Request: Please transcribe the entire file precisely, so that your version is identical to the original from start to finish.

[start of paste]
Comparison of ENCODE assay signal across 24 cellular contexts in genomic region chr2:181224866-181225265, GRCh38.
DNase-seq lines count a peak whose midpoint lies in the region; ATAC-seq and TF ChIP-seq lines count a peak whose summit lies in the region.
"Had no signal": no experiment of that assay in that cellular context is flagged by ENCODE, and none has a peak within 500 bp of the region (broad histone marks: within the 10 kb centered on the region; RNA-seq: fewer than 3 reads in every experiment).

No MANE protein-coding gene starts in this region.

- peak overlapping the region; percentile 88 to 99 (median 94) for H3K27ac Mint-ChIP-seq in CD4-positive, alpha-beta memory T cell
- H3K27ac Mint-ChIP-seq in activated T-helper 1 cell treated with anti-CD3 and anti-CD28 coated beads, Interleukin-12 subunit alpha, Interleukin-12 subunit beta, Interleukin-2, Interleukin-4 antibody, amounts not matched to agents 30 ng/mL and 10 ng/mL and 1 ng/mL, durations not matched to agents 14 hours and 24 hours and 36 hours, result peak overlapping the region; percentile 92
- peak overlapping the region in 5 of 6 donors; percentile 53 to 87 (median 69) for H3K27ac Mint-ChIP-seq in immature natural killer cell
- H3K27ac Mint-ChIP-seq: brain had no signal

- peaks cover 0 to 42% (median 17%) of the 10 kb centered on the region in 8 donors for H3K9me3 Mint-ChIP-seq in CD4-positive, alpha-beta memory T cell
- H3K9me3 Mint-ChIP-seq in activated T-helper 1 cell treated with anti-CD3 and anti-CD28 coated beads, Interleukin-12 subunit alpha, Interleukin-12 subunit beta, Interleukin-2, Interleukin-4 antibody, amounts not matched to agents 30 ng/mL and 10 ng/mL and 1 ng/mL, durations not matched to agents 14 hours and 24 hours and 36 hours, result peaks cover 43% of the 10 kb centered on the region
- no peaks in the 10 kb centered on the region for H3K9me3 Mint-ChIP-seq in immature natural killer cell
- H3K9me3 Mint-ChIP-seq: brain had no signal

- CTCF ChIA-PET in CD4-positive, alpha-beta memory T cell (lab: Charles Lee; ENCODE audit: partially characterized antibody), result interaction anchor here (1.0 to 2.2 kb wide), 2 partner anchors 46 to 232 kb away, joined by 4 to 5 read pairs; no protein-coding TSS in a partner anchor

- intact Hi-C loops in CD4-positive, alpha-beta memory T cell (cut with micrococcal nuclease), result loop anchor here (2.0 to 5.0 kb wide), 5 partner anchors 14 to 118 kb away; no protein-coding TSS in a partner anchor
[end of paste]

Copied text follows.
Comparison of ENCODE assay signal across 24 cellular contexts in genomic region chr2:181224866-181225265, GRCh38.
DNase-seq lines count a peak whose midpoint lies in the region; ATAC-seq and TF ChIP-seq lines count a peak whose summit lies in the region.
"Had no signal": no experiment of that assay in that cellular context is flagged by ENCODE, and none has a peak within 500 bp of the region (broad histone marks: within the 10 kb centered on the region; RNA-seq: fewer than 3 reads in every experiment).

No MANE protein-coding gene starts in this region.

- peak overlapping the region; percentile 88 to 99 (median 94) for H3K27ac Mint-ChIP-seq in CD4-positive, alpha-beta memory T cell
- H3K27ac Mint-ChIP-seq in activated T-helper 1 cell treated with anti-CD3 and anti-CD28 coated beads, Interleukin-12 subunit alpha, Interleukin-12 subunit beta, Interleukin-2, Interleukin-4 antibody, amounts not matched to agents 30 ng/mL and 10 ng/mL and 1 ng/mL, durations not matched to agents 14 hours and 24 hours and 36 hours, result peak overlapping the region; percentile 92
- peak overlapping the region in 5 of 6 donors; percentile 53 to 87 (median 69) for H3K27ac Mint-ChIP-seq in immature natural killer cell
- H3K27ac Mint-ChIP-seq: brain had no signal

- peaks cover 0 to 42% (median 17%) of the 10 kb centered on the region in 8 donors for H3K9me3 Mint-ChIP-seq in CD4-positive, alpha-beta memory T cell
- H3K9me3 Mint-ChIP-seq in activated T-helper 1 cell treated with anti-CD3 and anti-CD28 coated beads, Interleukin-12 subunit alpha, Interleukin-12 subunit beta, Interleukin-2, Interleukin-4 antibody, amounts not matched to agents 30 ng/mL and 10 ng/mL and 1 ng/mL, durations not matched to agents 14 hours and 24 hours and 36 hours, result peaks cover 43% of the 10 kb centered on the region
- no peaks in the 10 kb centered on the region for H3K9me3 Mint-ChIP-seq in immature natural killer cell
- H3K9me3 Mint-ChIP-seq: brain had no signal

- CTCF ChIA-PET in CD4-positive, alpha-beta memory T cell (lab: Charles Lee; ENCODE audit: partially characterized antibody), result interaction anchor here (1.0 to 2.2 kb wide), 2 partner anchors 46 to 232 kb away, joined by 4 to 5 read pairs; no protein-coding TSS in a partner anchor

- intact Hi-C loops in CD4-positive, alpha-beta memory T cell (cut with micrococcal nuclease), result loop anchor here (2.0 to 5.0 kb wide), 5 partner anchors 14 to 118 kb away; no protein-coding TSS in a partner anchor